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When is the Best Time to Prune a Hazel Tree?

When is the best time to prune a hazel tree? Here’s the answer, plus why hazel tree pruning is important, and how to spot common hazel tree diseases.

Hazel is a deciduous broadleaf tree which is native to the UK. Of the official name Corylus avellana, this tree is well known for its flexibility during the spring months, so much so that it can literally be tied in a knot without breaking.

This is a tree that will grow up to heights of 12 metres and live for 80 years, although if coppiced, its life expectancy will extend to several hundred years. The edible nuts of the hazel tree form a popular element of the traditional Christmas nut selection and are used to make all sorts of food produce.

Why prune a hazel tree?       

The hazel tree benefits from pruning to keep it healthy as well as to preserve its appearance. It is also essential to prune your hazel tree so that energy is preserved for the production of the nuts.

A hazel tree will grow back vigorously following hard pruning, and the stems that grow tend to be much more colourful. This is particularly appealing throughout winter where a splash of colour is so welcomed. This method of pruning is known as coppicing or pollarding.

Also, as with any tree or shrub, removing any deadwood or any diseased, decaying or congested branches or stems is a must and should be a regular task because it will promote light penetration and better air flow which in turn will augment the tree’s health.

When is the best time for hazel tree pruning?

The prime time for hazel tree pruning is between late winter to mid-spring, so between February and April. Be sure to prune before the new leaves start to appear on the stems so you can enjoy maximum time admiring the pretty coloured stems.

It is important to prune a hazel tree at the time when most of the plant’s resources re focused on the roots so that regrowth is promoted. During the growing season the resources tend to be focused on the leaves, which means power will drain away if the leaves are pruned away and this will result in weaker regrowth.

If you want to bring on colourful stems, make sure you hold back until your hazel tree is one to two years old, as hard pruning doesn’t work well for particularly young hazel trees. By the second or third spring, you can safely cut back to 60-90cm from the ground when pollarding. After this a bi-annual programme which should maintain the tree’s shape, appearance and good health.

If you spot any diseased or damaged stems or branches then be sure to remove them immediately so that the health and safety of the tree is maintained. You should also take off any suckers throughout the year as soon as they appear and at least before they grow to ten inches. Take them off at a quarter of an inch above the base of the sucker so you don’t harm the trunk of the tree.

What to look for when pruning a hazel tree

The hazel tree is susceptible to blackfly and the glasshouse red spider mite. Look out for mottled foliage and early leaf fall.

Verticillium wilt is also a problem for the elder tree. This is a soil-borne fungal disease that gets into the plant through its roots. Dieback and wilting leaves result.

Luckily for the hazel tree, there are no real disease threats. However, you will need to look out for aphid, gall mite and sawfly infestations. Look out for distorted growth and galls, and caterpillar larvae. Squirrels adore hazelnuts so you may find them taking over your hazel tree, and coppice hazel is prone to damage by deer, so if this is a possibility be sure to take preventative measures.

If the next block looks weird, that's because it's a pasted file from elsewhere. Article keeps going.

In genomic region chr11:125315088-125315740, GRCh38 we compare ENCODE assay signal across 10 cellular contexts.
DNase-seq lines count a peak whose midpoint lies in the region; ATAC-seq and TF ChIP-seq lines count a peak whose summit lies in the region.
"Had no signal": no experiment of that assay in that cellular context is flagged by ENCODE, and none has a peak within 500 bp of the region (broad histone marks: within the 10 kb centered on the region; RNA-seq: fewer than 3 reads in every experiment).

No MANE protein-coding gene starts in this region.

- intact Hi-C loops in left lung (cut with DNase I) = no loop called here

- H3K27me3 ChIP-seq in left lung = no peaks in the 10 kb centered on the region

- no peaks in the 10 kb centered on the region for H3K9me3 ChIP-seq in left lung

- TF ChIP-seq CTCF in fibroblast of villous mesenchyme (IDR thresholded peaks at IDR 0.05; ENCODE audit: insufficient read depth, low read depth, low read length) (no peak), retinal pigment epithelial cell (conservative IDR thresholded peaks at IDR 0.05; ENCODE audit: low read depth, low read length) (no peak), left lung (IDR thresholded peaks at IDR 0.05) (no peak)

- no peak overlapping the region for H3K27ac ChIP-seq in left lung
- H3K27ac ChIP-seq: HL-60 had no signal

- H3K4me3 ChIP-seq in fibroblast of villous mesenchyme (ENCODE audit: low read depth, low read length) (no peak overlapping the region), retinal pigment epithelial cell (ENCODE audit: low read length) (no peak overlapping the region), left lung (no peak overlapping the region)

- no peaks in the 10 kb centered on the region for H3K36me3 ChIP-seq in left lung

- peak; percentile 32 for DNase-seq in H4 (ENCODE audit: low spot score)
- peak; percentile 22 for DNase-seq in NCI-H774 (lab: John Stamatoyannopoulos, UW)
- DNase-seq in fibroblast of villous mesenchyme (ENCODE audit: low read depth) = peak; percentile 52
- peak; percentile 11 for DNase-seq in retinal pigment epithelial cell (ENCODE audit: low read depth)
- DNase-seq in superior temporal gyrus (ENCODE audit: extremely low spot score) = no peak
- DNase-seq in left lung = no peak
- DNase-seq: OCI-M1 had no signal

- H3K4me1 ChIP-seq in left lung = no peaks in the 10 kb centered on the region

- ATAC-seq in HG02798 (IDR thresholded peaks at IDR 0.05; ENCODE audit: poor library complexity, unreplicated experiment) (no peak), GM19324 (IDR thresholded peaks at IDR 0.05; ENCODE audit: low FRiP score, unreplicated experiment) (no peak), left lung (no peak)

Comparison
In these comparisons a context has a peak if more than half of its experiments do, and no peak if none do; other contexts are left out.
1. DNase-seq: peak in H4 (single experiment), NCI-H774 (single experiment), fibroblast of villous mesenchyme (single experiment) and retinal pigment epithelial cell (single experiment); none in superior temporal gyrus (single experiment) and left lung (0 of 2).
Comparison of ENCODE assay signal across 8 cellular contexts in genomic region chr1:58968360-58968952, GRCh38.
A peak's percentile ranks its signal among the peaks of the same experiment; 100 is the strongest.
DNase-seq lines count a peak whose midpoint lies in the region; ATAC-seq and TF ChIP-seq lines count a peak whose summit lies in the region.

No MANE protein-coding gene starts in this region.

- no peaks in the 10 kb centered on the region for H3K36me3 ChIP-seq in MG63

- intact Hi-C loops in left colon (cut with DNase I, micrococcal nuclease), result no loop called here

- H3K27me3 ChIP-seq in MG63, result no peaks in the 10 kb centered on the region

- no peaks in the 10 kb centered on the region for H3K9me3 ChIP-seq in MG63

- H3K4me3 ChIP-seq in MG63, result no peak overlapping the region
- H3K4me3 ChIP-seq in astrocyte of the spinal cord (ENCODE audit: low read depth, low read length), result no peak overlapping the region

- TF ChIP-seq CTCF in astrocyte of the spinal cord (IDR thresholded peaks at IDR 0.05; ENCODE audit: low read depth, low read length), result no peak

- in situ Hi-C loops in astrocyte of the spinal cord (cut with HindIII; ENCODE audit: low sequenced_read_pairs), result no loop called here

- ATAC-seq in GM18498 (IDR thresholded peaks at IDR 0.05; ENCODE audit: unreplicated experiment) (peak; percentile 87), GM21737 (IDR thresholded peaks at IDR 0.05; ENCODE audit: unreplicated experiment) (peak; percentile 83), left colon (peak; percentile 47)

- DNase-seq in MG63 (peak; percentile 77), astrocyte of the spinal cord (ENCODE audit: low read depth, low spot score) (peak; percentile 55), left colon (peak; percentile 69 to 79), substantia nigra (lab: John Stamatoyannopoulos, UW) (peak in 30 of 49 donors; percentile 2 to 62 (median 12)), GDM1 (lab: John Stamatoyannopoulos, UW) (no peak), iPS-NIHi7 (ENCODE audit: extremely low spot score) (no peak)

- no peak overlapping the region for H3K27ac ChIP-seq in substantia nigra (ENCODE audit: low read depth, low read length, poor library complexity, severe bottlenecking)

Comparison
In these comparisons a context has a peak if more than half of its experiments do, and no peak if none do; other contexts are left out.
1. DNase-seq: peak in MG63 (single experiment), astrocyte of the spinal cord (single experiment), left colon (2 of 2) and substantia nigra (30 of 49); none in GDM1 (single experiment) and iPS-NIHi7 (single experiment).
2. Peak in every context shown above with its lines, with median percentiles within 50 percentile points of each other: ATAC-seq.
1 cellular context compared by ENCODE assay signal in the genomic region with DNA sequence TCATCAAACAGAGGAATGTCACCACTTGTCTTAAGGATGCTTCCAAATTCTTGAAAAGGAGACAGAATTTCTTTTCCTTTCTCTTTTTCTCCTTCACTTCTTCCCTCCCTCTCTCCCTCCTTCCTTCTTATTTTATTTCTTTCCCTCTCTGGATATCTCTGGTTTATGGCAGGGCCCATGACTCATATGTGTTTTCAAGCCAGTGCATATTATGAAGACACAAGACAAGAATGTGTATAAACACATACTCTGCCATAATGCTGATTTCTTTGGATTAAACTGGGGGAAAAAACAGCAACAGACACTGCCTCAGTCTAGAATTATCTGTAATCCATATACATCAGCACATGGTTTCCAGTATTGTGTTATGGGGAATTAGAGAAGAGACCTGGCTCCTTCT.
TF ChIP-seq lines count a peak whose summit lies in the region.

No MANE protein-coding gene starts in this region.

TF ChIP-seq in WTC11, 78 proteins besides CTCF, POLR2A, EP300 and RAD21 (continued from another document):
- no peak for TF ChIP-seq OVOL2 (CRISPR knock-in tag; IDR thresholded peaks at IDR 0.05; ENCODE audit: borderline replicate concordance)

Tree Preservation Orders

You must never proceed with any sort of tree work – including pruning, pollarding, coppicing, cutting back or dead-wooding – unless you are sure that there is no Tree Preservation Order (TPO) in place. If there is, you must seek permission from the local authority before doing anything. Be aware that this can take up to eight weeks to come through. Also note that if the tree is situated in a conservation area, permission must be obtained before proceeding with works of any kind.

The importance of hazel tree pruning expertise

If there is a hazel tree that you would love to see restored to prime condition, or you are unsure of formative pruning to give a young hazel tree the best chance of a healthy future, you should seek the expertise of a qualified tree surgeon.

When engaging a tree surgeon, be sure to choose one who can show you checkable references and official certificates that prove their qualifications for your total peace of mind. Also ask for evidence of insurance documents so you can be certain you are covered for the work they undertake. In addition, if possible, try to hire a tree surgeon with Trading Standards and local authority approval for heightened reassurance and a guarantee of value for money.

If you have a hazel tree that needs pruning or trimming, why not get in touch with T.H. Tree Services? As fully qualified and extensively experienced Trading Standards and local authority approved tree surgeons, we can provide you with specialist expertise across all elements of hazel tree pruning. For a free, no-obligation quotation, contact our helpful experts on 01268 642814 or get in touch here.


Terry and the team did a great job of reducing the size of a large tree in my garden by 50%.They turned up early, worked quickly and quietly and were so tidy. I was seriously impressed with the clearing up afterwards - they even went into the neighbours garden to pick up any branches that had fallen the other side of the fence.I'd definitely use this company again if needed.

Wow, thank you very much Lisa, what a fantastic review. The team look forward to the next time we might be of service to you. Best Regards.

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